1610 Tasting Notes
This is another tea I’m not sure really deserves to be called a proper chai because the spices are really quite muted – though the little bite of black pepper is nice and interesting. However I’m really liking the addition of the coconut to this tea which gives it a smooth, almost exotic flavour. It might be contributing to the oddly fruity taste I’m picking up when I drink it. I actually really like this tea but it’s not what I generally look for in a black chai.
I forgot to set the timer and ended up steeping this cup longer than I intended to, but the tea doesn’t seemed to have suffered for it. This is a fun tea as the name would suggest – it has a great, sweet banana flavour and smoothness that makes me think of banana cream pie. It certainly doesn’t need any extra sweetener added to it which is one thing I love about honeybush-based teas.
I feel a cold coming on – not surprising really as there’s usually something going around this time of year at the university. My taste buds haven’t been affected yet so I’ll post this tasting note while I still can. ;)
I can’t believe no one has thought to combine an earl grey with cheesecake flavours before. It produces a very smooth, almost creamy blend that’s reminiscent of a good cream earl grey but with the addition of that cheesecake hint of sourness. There’s an oddly fruity note that I’m also picking up, though this might be due to it having absorbed flavours from other teas in my cupboard as it was sitting in there for quite awhile. :/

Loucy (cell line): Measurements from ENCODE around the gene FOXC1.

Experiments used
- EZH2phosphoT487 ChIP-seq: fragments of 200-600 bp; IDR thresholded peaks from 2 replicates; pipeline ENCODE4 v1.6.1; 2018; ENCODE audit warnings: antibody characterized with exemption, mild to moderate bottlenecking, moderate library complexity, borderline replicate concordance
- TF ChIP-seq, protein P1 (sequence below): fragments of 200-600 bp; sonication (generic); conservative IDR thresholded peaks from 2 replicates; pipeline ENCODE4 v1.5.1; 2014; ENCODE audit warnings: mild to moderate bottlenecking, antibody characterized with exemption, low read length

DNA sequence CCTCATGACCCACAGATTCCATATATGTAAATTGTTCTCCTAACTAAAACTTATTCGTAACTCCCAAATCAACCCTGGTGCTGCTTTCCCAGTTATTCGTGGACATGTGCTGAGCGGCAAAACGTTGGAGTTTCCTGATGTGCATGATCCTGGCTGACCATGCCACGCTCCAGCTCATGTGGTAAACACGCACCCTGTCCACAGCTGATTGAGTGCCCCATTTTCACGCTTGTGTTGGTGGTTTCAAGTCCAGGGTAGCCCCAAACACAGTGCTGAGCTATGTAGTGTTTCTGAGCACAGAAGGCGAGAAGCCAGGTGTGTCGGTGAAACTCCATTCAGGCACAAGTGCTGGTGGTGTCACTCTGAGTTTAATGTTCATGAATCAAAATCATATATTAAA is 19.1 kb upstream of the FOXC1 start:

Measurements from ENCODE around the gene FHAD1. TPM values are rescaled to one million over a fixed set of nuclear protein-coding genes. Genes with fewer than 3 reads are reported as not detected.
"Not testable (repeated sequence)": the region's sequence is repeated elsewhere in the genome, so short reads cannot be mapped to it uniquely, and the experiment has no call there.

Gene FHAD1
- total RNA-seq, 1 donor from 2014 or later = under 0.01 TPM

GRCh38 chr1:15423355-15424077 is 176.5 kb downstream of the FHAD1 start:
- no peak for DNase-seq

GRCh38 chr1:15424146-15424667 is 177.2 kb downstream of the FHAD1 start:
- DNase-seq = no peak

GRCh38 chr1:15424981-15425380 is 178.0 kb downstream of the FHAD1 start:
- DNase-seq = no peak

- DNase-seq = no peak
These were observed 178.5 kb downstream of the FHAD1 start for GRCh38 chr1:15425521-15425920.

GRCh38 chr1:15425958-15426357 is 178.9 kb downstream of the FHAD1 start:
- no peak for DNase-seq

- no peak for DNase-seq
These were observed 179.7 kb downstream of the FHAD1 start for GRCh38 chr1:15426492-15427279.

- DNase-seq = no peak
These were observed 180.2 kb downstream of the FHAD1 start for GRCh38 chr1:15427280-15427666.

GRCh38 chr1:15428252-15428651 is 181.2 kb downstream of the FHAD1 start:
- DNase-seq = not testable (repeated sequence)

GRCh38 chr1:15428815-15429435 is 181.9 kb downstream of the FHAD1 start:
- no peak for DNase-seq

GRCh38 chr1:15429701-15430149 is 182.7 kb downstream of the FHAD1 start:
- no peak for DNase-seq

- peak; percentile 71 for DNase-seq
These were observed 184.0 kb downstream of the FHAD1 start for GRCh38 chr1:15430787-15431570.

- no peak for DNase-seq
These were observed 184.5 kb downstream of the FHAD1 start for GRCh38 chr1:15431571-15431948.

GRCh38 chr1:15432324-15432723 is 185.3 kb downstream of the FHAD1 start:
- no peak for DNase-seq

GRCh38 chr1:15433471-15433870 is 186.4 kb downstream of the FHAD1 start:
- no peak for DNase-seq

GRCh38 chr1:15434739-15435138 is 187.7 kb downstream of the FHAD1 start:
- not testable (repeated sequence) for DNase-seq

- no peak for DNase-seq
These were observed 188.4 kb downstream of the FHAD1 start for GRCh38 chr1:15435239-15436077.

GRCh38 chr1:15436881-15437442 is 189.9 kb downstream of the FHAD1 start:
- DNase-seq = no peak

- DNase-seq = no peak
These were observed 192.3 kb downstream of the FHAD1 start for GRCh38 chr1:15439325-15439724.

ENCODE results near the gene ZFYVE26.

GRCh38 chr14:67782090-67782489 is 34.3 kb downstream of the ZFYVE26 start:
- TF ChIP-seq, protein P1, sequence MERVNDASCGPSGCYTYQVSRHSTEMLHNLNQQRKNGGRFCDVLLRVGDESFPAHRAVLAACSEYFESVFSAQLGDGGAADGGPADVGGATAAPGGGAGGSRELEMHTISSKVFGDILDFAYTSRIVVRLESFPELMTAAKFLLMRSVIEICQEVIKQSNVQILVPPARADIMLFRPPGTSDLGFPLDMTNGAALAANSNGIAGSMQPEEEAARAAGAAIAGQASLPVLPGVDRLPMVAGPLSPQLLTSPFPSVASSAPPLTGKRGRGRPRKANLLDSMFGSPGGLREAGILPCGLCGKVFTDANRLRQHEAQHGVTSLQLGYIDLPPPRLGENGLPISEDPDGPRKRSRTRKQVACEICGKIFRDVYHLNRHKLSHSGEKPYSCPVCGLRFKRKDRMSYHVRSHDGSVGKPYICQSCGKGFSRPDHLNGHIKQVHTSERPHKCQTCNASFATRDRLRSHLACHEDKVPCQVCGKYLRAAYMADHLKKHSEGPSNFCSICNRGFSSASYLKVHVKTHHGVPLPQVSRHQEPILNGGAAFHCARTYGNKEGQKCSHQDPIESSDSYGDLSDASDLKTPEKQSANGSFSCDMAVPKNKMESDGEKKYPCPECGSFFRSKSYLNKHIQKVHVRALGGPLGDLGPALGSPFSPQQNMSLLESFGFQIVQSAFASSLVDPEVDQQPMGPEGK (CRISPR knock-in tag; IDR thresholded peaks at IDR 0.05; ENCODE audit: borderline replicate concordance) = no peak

Revisiting this tea. Hotter water and a bit longer steeping does bring out the cherry flavour and I’m picking up a bit of vanilla in the bargain. I’m not tasting any brandy, though I’m not feeling the lack too much. The white tea base was an excellent choice for this blend as it really compliments the flavours.
Flavoured teas are all very well and good, but I was craving a nice, plain black tea today. This tea comes from the now-defunct Special Teas (another casualty of Teavana). It’s a very nice-looking tea – small twists of black and gold and it has the classic malty Assam scent with a hint of smokiness. The tea is robust but not bitter and at a steeping of 3.5 mins it’s fine without milk. It has wonderful fruity notes underneath that maltiness that give the tea a layered subtly you don’t normally get with Assams.
I stocked up on this tea but I’ll have to see about finding another source for when my stash runs out.
I thought for sure I’d logged all those Teaopia teas I purchased back when they were having their big “We’re-being-taken-over-by-Teavana Sale” but either I was mistaken or Steepster ate the tasting notes. Anyways, I’ll see about remedying that.
The smell when I opened the pouch was very sweet, creamy and fruity to the point of being almost too much. Some other Steepsterites have called it artificial and I can sort of see where they’re coming from. I expected the tea to taste equally as sweet and creamy but unfortunately I was disappointed – I still got the peachy notes particularly as the tea cooled off, but the rest was sadly missing. A bit of a let down all told.
There’s so much going on with this tea it’s hard to properly sort it out. It’s certainly spicy but there’s not really anything coming across that makes me think of ‘cake’ or any other kind of dessert. It’s not terribly sweet and the vanilla and the currants and the chocolate, which theoretically should have alleviated that, ended up pretty much buried underneath the spice. The spices are a nice mix with star anise and cardamom being the most prominent ones that pop out. I don’t normally sweeten green teas but this is one that I think would be improved with a bit of agave nectar or honey.